The crawler excavator’s size makes it ideal for pit and quarry customers. It’s also well-suited as a large machine for heavy construction and infrastructure work. The DX800LC-7 can efficiently remove overburden and load large amounts of material into trucks at quarries. On construction sites, the machine excavates, stockpiles or loads large amounts of material.

Doosan prioritized durability and reliability in the DX800LC-7 excavator. The unique double-boom foot design improves stress distribution to reduce single-side wear and maintain machine uptime. The design also allows customers to more easily assemble or disassemble the boom for transportation.

DX800LC-7 customers can choose between three excavator arm options — standard arm, long arm or mass-excavation arm. The arm selections are designed to match the machine to the job, so the excavator doesn’t waste power. All three excavator arm configurations include a heavy-duty front design with additional reinforcement on key stress points.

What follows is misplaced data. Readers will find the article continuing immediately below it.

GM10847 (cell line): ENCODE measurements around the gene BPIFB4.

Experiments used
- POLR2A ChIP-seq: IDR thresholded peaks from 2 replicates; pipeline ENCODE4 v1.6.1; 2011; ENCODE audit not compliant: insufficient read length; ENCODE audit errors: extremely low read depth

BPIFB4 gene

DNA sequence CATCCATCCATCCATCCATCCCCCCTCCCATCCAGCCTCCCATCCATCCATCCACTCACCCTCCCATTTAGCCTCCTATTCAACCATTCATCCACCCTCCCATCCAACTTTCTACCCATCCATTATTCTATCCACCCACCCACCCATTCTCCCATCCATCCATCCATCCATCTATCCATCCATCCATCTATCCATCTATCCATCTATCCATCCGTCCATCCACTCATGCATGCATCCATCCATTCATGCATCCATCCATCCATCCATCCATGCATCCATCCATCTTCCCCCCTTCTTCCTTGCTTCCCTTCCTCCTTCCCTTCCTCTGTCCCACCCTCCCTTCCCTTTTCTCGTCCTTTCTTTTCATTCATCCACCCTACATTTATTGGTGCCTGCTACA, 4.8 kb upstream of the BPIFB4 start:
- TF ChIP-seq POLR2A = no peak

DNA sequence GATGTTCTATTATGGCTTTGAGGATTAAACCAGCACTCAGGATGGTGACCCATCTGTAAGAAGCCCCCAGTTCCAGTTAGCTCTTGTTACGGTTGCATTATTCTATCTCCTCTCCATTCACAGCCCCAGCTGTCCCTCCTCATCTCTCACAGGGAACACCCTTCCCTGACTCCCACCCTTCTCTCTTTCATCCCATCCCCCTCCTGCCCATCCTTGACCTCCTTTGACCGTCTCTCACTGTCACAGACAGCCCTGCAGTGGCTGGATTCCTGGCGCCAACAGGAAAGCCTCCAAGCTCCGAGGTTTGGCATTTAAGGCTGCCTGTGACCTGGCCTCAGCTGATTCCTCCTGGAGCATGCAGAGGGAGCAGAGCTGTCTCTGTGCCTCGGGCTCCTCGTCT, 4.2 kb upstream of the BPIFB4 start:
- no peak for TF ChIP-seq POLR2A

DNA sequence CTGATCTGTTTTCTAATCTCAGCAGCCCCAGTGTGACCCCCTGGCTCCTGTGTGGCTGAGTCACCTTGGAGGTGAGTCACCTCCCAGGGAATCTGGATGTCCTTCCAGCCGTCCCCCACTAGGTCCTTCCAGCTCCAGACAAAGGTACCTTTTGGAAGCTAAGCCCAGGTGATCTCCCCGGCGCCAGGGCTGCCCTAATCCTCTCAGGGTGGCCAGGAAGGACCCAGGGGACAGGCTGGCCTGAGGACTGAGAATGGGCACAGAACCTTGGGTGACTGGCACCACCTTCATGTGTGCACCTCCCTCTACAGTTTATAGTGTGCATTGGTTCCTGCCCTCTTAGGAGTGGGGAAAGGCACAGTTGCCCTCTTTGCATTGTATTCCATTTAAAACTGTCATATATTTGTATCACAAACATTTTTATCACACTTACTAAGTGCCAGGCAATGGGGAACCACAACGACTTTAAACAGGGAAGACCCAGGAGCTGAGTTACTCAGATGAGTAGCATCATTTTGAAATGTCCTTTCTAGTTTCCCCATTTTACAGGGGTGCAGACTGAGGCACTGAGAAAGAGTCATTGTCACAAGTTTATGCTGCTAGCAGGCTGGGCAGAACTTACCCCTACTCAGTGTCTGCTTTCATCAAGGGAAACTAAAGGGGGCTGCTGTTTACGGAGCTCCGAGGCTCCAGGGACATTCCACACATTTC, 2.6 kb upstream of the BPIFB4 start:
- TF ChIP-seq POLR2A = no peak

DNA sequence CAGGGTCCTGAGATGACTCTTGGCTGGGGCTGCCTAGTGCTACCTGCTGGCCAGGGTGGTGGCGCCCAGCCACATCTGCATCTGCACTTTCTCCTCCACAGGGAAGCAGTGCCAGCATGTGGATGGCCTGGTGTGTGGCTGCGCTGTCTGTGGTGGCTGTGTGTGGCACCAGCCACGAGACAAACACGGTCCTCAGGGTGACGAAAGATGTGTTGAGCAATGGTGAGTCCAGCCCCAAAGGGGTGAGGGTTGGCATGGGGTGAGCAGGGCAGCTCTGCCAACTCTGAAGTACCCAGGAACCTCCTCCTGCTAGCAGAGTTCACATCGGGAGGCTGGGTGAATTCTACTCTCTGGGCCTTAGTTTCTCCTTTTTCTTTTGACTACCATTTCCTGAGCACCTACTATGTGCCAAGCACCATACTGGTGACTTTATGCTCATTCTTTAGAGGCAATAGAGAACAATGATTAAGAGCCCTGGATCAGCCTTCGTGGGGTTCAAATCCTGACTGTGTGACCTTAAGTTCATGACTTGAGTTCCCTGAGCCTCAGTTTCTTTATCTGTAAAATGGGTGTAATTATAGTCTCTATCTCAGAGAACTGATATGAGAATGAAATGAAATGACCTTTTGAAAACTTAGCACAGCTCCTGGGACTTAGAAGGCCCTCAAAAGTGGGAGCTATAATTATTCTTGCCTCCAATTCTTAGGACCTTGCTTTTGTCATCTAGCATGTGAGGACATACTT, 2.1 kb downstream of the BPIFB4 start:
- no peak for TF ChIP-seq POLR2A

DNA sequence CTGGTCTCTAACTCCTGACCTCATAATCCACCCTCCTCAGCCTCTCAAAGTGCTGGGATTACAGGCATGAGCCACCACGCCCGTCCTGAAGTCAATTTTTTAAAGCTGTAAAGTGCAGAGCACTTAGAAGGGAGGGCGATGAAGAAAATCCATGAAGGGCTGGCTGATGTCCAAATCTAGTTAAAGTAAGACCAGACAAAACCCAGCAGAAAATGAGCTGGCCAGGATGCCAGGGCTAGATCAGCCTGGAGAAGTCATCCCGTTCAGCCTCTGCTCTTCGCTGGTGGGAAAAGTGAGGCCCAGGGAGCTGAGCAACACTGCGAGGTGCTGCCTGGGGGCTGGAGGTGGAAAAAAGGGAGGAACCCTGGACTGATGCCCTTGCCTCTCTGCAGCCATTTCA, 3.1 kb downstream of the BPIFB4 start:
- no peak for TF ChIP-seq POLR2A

Read more: Doosan’s largest and most powerful excavator is now available

Global Excavator Market (2020 to 2025)

The global excavator market grew at a CAGR of around 5% during 2014-2019. An excavator refers to a kind of heavy construction equipment that is used for digging excavations and trenching purposes. It is also used for digging holes, foundations, demolitions, dredging rivers, material handling and lifting heavy objects. It uses hydraulic motors powered by an electric, diesel or petrol engine to generate hydraulic force and control the mechanical arm of the machine. The machine consists of a rear/back actor, sipper, undercarriage, digging bucket and a cabin on a rotating platform. In comparison to the traditionally used machines, modern excavators are designed to keep the counterweights inside the track width during swinging, thereby keeping the movement safe and enhancing the maneuverability.